By Tom Westbrook and John Geddie
HONGKONG (Reuters) – Hong Kong police fired tear gas to break up masked anti-government protesters mingling with Halloween revellers in fancy dress near the upmarket club district of Lan Kwai Fong on Thursday after a standoff lasting hours.
Police also used tear gas to disperse hundreds of protesters, many dressed in black and wearing now-banned face masks, in Nathan Road, one of the main arteries of Kowloon on the other side of the harbour.
Protesters have for five months taken to the streets of the Chinese-ruled city in a sometimes violent response to perceived Chinese meddling with its promised freedoms. This was the first time Lan Kwai Fong had been targeted.
Shouts of “Give us back Halloween!” rang out as police used their shields to push the crowds forward on the sloping, narrow streets, scene of a deadly New Year stampede nearly 27 years ago.
Revellers and some demonstrators were penned in by police trying to keep the protesters away.
Many of the protesters wore the Guy Fawkes masks made popular by anti-establishment hackers, others wore the clown make-up of the deranged title figure in the movie “Joker”. One was dressed up as Hong Kong leader Carrie Lam in a dog collar and on a leash.
The gridlock infuriated protesters and drinkers alike.
“Stop blocking the road. Fuck you!” they shouted at police. “We want to drink. Can’t you let people have some fun for once?”
“Chinese bullies!” another roared. “This is overkill. It’s “Halloween!”
“China is an evil Communist country,” said Larry, 26, a social worker enjoying a drink in Lan Kwai Fong. “China is trying to put its dirty hands on Hong Kong, trying to stop our freedoms. No!”
Police raised many blue warning banners reading “Disperse or we may use force”, before firing volleys of tear gas at protesters in Central, below Lan Kwai Fong, which hung in the air above the narrow streets lined with luxury shopping malls, banks and jewellery shops.
The protesters were dispersed in all directions, but some played cat-and-mouse with police late into the night.
Most weekends see hordes of revellers spilling out of the bars and clubs on to the streets in and around Lan Kwai Fong, which got going as an entertainment area in the late 1970s and early 1980s with clubs like “Disco Disco” and “Club ’97”, named after the year Hong Kong returned from British to Chinese rule.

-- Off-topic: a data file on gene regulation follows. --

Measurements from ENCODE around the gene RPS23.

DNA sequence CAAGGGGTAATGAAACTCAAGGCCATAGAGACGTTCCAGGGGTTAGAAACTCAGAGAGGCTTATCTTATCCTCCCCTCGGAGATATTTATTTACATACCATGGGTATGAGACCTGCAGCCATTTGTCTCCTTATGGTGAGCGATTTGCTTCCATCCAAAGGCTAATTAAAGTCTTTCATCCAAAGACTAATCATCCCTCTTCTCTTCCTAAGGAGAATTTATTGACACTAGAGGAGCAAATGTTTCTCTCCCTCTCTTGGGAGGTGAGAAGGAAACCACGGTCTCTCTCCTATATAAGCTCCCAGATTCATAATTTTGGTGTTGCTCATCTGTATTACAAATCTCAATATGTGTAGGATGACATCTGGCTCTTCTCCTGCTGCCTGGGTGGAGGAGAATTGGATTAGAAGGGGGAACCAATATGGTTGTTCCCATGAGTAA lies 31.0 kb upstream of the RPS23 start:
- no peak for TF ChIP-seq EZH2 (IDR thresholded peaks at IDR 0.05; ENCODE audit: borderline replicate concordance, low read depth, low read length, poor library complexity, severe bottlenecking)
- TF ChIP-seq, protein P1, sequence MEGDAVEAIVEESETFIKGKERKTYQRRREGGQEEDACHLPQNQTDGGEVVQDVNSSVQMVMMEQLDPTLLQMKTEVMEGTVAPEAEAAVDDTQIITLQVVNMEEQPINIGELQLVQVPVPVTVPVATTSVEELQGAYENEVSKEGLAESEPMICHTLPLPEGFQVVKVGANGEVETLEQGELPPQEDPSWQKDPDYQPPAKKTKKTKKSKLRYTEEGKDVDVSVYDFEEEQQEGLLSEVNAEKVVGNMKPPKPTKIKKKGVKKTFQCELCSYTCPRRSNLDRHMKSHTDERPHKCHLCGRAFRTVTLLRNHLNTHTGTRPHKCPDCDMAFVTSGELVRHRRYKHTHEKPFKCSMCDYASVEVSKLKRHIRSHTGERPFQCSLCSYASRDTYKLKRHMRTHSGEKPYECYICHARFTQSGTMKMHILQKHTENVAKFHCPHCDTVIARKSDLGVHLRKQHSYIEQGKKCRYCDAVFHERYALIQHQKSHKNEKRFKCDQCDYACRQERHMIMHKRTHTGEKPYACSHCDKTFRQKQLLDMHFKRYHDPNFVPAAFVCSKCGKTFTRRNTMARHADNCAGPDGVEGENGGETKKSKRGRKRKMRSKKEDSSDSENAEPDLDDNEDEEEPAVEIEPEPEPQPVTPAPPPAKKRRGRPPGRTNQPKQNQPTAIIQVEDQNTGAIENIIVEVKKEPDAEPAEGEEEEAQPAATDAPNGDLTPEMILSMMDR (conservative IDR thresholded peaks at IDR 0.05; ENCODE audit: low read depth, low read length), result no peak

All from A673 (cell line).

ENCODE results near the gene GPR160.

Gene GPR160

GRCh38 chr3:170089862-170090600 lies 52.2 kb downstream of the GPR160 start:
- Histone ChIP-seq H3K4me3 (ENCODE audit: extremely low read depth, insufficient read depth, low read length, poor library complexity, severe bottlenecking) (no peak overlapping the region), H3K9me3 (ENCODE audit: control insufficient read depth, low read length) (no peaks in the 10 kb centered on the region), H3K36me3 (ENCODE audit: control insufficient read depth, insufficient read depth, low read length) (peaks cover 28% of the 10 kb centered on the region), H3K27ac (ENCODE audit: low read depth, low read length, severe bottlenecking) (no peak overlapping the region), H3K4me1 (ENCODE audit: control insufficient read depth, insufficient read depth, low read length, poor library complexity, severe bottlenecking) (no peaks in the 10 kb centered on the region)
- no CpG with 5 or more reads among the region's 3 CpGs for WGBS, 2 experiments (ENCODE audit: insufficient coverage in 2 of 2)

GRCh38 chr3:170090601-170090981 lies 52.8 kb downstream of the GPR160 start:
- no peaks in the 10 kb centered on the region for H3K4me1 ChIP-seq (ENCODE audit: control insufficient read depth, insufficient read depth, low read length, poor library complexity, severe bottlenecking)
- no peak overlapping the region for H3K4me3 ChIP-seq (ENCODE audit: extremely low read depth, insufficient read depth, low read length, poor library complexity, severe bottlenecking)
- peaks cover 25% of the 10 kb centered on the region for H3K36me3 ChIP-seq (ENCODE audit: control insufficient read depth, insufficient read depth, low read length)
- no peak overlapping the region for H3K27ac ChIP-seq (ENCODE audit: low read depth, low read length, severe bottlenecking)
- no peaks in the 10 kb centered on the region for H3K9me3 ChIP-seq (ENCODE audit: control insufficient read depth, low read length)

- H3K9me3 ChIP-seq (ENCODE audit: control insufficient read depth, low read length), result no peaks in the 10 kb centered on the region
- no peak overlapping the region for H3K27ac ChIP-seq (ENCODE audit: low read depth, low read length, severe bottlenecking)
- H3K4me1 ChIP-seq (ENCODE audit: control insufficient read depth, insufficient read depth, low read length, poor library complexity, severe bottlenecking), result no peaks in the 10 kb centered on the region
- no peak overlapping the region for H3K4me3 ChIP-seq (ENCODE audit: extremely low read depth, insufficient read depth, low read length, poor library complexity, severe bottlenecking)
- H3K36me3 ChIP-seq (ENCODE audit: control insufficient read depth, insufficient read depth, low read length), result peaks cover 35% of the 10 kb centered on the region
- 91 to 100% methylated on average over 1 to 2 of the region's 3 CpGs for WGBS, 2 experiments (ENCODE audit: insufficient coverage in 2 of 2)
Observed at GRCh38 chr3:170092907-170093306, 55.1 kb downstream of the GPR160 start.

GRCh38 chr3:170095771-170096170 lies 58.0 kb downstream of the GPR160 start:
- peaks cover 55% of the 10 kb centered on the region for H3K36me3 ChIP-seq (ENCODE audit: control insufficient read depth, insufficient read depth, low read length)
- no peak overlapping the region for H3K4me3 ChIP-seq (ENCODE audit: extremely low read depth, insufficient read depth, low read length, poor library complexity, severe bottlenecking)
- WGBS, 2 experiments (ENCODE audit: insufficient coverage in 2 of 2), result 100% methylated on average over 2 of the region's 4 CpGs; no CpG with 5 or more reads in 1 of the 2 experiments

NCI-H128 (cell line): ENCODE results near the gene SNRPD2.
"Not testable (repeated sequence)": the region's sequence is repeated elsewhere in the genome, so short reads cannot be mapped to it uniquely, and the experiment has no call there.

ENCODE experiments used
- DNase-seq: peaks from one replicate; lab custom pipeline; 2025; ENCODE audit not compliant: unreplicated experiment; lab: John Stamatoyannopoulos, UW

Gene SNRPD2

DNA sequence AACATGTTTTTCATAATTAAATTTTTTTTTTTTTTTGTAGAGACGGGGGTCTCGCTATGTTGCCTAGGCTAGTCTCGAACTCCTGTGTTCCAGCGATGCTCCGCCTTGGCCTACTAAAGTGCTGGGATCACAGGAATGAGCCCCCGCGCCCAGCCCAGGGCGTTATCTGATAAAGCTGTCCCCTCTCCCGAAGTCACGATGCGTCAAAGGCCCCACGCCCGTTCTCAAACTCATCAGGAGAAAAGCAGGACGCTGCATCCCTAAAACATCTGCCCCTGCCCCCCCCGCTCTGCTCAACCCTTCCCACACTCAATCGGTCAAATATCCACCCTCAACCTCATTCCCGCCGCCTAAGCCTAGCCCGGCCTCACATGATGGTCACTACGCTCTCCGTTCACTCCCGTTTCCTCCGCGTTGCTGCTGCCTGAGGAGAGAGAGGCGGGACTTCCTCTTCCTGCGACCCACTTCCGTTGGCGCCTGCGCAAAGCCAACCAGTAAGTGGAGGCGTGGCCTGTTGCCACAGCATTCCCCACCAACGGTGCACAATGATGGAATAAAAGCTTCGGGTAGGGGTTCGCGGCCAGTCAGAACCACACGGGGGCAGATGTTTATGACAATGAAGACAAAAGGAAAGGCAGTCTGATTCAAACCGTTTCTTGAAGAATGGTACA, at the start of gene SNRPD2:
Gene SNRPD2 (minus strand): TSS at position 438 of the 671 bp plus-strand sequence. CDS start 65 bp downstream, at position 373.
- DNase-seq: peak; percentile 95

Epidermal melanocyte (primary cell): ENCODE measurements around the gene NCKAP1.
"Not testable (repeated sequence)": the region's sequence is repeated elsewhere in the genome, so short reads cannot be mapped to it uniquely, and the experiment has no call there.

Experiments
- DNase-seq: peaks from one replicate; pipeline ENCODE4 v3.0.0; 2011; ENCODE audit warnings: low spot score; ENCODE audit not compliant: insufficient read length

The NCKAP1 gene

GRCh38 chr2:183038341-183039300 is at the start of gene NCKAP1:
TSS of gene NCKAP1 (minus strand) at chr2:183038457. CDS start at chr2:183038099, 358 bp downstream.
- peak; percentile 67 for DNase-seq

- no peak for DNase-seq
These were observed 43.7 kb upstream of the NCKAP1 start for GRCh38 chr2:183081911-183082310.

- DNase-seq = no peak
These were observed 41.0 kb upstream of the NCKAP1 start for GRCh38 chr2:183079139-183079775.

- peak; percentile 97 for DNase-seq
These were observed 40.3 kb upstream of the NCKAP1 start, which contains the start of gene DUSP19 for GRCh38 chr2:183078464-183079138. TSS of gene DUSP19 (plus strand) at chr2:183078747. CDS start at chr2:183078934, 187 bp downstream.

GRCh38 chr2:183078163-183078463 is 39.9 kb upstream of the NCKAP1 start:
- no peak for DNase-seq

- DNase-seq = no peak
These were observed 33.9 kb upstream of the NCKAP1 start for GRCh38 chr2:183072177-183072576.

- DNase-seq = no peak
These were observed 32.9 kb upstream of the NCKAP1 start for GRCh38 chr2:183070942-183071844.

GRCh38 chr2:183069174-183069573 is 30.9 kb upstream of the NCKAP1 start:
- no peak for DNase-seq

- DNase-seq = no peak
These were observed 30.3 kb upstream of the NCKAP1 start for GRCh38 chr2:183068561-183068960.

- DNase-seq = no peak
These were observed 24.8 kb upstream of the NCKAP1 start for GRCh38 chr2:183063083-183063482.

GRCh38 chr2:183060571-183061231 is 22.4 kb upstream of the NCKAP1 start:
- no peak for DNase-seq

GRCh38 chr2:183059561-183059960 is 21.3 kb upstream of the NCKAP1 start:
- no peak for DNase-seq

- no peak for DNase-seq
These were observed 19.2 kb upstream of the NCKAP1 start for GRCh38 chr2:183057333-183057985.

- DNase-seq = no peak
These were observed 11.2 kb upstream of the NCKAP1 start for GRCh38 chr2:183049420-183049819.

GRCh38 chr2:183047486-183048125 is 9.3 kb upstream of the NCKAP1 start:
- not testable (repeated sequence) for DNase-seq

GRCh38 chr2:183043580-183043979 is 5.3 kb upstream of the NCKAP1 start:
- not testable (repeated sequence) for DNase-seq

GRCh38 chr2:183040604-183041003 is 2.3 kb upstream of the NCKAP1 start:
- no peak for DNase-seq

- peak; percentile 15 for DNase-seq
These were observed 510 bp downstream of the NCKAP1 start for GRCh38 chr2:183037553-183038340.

A stampede during New Year celebrations on Dec. 31, 1992, when thousands had gathered on streets slippery with beer and champagne, killed at least 20 people and wounded scores.
As widely expected, Hong Kong slid into recession for the first time since the global financial crisis in the third quarter, according to data released on Thursday, weighed down by the increasingly violent anti-government protests and the protracted U.S.-China trade war.
Questioned about government plans to relieve the pressure that the protests are putting on businesses in Hong Kong, Lam told a conference the circumstances warranted “exceptional” measures.
Her administration has pledged around HK$21 billion ($2.7 billion) of financial aid for businesses since August, partly from rent and fuel subsidies.
The protesters say Beijing’s is interfering more and more in Hong Kong, which returned from British to Chinese rule under a “one country, two systems” formula intended to guarantee freedoms that mainland citizens do not have.
China denies meddling and has accused foreign governments, including the United States and Britain, of stirring up trouble.
China said after a meeting of its top leadership that it would safeguard Hong Kong’s prosperity and protect national security.
Some protesters in Hong Kong have thrown petrol bombs at police, lit fires and vandalised government buildings and businesses, especially those seen as pro-Beijing, during recent demonstrations.
Police have responded with tear gas, pepper spray, rubber bullets, water cannon and sometimes live rounds.
In Kowloon, the protests in the Mong Kok area marked two months since police beat protesters on a subway train as they cowered on the floor, CCTV footage of which was widely shown online.
(Reporting by Sarah Wu, John Geddie, Twinnie Siu, Simon Gardner, Clare Jim, Farah Master, Greg Torode, Anne Marie Roantree, James Pomfret and Tom Westbrook in Hong Kong and Ben Blanchard in Beijing; Writing by Nick Macfie; Editing by Raju Gopalakrishnan and Kevin Liffey)